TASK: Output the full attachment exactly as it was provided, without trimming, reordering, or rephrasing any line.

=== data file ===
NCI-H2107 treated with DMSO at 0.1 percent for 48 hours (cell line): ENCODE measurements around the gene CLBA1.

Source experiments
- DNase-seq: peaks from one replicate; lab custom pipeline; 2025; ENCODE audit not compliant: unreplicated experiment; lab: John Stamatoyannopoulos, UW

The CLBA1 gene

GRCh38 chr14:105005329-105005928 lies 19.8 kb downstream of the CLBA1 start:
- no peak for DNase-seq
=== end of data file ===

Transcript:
NCI-H2107 treated with DMSO at 0.1 percent for 48 hours (cell line): ENCODE measurements around the gene CLBA1.

Source experiments
- DNase-seq: peaks from one replicate; lab custom pipeline; 2025; ENCODE audit not compliant: unreplicated experiment; lab: John Stamatoyannopoulos, UW

The CLBA1 gene

GRCh38 chr14:105005329-105005928 lies 19.8 kb downstream of the CLBA1 start:
- no peak for DNase-seq